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Morality and Enlightment or Fear and Greed?
Barry Rubin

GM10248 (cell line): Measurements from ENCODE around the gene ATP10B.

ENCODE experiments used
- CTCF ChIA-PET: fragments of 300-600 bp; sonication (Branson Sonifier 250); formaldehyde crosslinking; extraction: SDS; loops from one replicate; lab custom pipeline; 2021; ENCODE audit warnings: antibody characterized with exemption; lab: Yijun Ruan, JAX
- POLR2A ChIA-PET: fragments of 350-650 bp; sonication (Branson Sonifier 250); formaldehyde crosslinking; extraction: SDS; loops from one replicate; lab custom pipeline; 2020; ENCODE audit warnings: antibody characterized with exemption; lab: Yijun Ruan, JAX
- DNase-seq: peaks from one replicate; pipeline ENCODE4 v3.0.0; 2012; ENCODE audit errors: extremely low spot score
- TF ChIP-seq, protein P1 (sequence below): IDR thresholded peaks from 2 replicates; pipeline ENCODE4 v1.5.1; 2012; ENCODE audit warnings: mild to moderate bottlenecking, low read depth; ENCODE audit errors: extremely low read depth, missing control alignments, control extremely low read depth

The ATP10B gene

The Italian government, it has just come to light, let Palestinian terrorist groups operate freely in its country from the 1970s onward as long as they promised not to attack Italians. As former President Francesco Cossiga explained, the agreement with the PLO and PFLP was that if you “don’t harm me… I won’t harm you.” Thus, these groups could move terrorists and equipment destined for use in murdering [non-Italian] civilians in and out of Italy-protected by Italian security agencies. In 1995, after PLO terrorists took 545 passengers on the Italian cruise ship Achille Lauro hostage (and killed one American passenger), U.S. Navy fighters intercepted the escaping gunmen’s flight and forced it to land in Italy. The Italian government was so eager to avoid trouble with Arafat that it let their leader escape and soon freed most of the terrorists as well. Yet this is hardly new or unique. It was long known that France followed a similar policy and so, at least at times, did Britain. In 1969 British policy, as one official put it in an internal document was “to distinguish between Fatah, which is going out of its way to emphasize its disapproval of wanton terrorism, and the PFLP, a small group which does present a threat.” Another British diplomat urged London not to offend Fatah and the PLO since they were powerful and “may one day be a government.” One would never guess that at the time Fatah was staging terrorist attacks on Israeli civilians; was the PFLP’s close ally; openly declared it would wipe Israel off the map; was subverting Jordan’s government, Britain’s closest Middle East ally; and would within a little more than a year launch a massive international terrorist campaign against British targets. It is not surprising then, that the PLO came to believe terrorism was a no-risk strategy and that it had infinite time in which to wage his revolution. No wonder, too, did terrorism become such a popular strategy in general from the 1960s down to the present day. But there’s another point to be made here as well. European countries and much of the elites there and in the United States claim that they sympathize with the Palestinians-or at least are far more critical of Israel-due to a sympathy with the underdog and a higher knowledge about how peace can be made and extremism defused. In fact they are motivated far more by fear (of being attacked themselves) and greed (for trade to the Arabic-speaking world and Iran). Often, implicitly or explicitly, it is suggested that, ironically, the experience of Jewish persecution had brought about this contemporary hypersensitivity to the suffering of the helpless underdog. In fact, though, the motive is the same now as it was then: hypersensitivity to the power and wealth of the persecutors. In a very real way–though of course there are exceptions–the prospect of hundreds of thousands, even millions, of Jews being murdered by an Iranian nuclear attack does not bother European countries much more than the last time it happened. By way of contrast, every attempt is made to prevent what radical Islamists perceive as insults even at the cost of throwing away key democratic freedoms. This is not sensitivity to perpetrating bigotry but sensitivity to violence being perpetrated on themselves. Oh, and by the way, past efforts to appease PLO terrorists did not protect Britain, France, and Italy from major terrorist operations on their soil. Today, expressions of sympathy and diplomatic efforts do not preserve them from being targets of radical Islamists. Some leaders now understand this fact; others don’t. Barry Rubin is director of the Global Research in International Affairs (GLORIA) Center and editor of the Middle East Review of International Affairs Journal. His latest books are The Israel-Arab Reader (seventh edition), with Walter Laqueur (Viking-Penguin); the paperback edition of The Truth About Syria (Palgrave-Macmillan); A Chronological History of Terrorism, with Judy Colp Rubin, (Sharpe); and The Long War for Freedom: The Arab Struggle for Democracy in the Middle- East (Wiley).

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